Research In Motion (RIM) has said it is confident that the measures put in place to provide the Indian authorities with access to some data services are acceptable, despite comments made by a junior telecoms minister earlier this week.
The minister, Sachin Pilot, told parliament on Wednesday that security agencies in the country were dissatisfied with the level of access RIM is offering to provide to its BlackBerry Messenger (BBM) service, renewing the prospect of a ban on all services, according to Reuters.
However, RIM said in a statement that it believed his comments were "inadvertently prepared using outdated information", and outlined its belief the access it was providing was acceptable to the authorities and more thorough than its rivals.
"RIM is confident that the solution it delivered for consumer services in January meets the needs of India's security agencies," it said.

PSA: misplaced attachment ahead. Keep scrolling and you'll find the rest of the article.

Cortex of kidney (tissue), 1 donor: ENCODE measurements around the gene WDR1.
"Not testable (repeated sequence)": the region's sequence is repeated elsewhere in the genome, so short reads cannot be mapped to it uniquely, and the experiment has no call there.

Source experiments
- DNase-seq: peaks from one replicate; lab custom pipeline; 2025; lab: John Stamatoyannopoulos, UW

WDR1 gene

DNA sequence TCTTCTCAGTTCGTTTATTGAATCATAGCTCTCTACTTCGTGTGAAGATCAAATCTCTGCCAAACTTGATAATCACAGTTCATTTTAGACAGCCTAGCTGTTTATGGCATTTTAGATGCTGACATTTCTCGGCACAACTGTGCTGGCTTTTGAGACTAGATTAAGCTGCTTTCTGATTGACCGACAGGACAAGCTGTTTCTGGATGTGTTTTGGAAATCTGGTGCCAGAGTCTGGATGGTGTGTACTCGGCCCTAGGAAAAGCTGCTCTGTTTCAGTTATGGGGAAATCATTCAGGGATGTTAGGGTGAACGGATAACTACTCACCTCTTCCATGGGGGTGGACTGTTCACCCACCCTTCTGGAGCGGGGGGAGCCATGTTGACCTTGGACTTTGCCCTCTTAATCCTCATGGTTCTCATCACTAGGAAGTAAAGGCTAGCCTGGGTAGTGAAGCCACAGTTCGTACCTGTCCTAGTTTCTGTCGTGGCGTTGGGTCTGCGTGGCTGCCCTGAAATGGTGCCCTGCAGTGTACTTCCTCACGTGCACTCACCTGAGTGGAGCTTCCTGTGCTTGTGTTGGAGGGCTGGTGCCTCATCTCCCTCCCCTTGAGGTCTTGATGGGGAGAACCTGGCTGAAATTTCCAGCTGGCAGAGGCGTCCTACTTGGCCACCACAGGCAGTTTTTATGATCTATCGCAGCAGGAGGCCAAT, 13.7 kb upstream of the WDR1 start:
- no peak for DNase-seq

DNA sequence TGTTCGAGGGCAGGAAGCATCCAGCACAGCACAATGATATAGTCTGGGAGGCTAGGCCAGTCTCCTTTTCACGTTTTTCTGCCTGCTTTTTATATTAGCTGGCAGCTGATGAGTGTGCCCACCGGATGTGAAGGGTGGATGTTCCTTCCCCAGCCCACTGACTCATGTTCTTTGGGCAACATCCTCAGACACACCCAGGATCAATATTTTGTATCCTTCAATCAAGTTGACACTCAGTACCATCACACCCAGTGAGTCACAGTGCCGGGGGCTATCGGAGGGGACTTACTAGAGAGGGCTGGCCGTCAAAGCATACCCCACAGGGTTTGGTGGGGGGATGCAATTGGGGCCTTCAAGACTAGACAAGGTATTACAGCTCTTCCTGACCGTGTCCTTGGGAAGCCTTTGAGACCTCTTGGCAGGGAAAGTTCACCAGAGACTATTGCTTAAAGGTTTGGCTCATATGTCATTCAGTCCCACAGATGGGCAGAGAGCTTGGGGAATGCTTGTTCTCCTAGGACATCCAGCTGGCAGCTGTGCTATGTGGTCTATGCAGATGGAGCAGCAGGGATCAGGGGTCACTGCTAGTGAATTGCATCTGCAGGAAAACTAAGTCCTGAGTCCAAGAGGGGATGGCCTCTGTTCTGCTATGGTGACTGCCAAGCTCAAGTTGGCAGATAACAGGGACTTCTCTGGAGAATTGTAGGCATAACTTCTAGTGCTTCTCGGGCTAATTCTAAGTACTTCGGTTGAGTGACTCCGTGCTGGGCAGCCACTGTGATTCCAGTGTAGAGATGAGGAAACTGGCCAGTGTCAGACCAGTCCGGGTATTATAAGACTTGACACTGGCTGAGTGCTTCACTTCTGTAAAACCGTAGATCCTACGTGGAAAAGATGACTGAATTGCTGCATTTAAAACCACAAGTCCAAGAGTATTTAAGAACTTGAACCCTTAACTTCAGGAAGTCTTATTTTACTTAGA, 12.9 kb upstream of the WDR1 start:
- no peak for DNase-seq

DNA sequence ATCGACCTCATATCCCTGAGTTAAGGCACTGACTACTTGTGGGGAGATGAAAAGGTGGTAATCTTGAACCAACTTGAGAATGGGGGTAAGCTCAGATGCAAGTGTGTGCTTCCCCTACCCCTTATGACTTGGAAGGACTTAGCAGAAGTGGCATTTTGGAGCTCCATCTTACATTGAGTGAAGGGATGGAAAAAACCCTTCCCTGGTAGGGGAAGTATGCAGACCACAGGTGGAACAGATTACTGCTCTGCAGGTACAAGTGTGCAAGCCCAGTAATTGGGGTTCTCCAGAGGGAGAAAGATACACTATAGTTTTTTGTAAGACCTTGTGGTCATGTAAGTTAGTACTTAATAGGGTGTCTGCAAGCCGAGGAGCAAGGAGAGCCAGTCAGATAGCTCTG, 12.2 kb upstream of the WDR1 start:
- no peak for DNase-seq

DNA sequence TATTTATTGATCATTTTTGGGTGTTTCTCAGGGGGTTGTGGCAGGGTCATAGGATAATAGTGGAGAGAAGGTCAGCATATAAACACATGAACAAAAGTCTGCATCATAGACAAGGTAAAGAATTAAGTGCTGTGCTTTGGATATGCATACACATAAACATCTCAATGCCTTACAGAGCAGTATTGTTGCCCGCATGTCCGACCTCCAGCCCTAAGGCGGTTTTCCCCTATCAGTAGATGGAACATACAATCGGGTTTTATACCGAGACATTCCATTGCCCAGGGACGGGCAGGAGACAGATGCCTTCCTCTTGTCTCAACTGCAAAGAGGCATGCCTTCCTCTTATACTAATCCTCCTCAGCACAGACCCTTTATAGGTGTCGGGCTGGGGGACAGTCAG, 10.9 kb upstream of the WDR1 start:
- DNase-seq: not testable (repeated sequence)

"It has also been publicly revealed that RIM is well ahead of competitors such as Nokia and others in delivering such consumer-service solutions in India."
RIM added that, with regards to enterprise communication systems, the Indian government was aware that many others firms offered similar security systems and that it was an "industry-wide issue".
"The Government has recognised that there are in fact at least 15 secure VPN (virtual private network) solutions from different technology vendors being used by both domestic and international organisations in India," it said.
India has said in the past that it would look at other technology services that it feared could be used by terrorists in light of the terror attacks that occurred in 2008 in Mumbai.
RIM itself will no doubt be hoping that issues around its services do not dominate 2011 in the same manner as they did last year, particularly as it seeks to gain traction in the tablet market with its highly anticipated PlayBook tablet.
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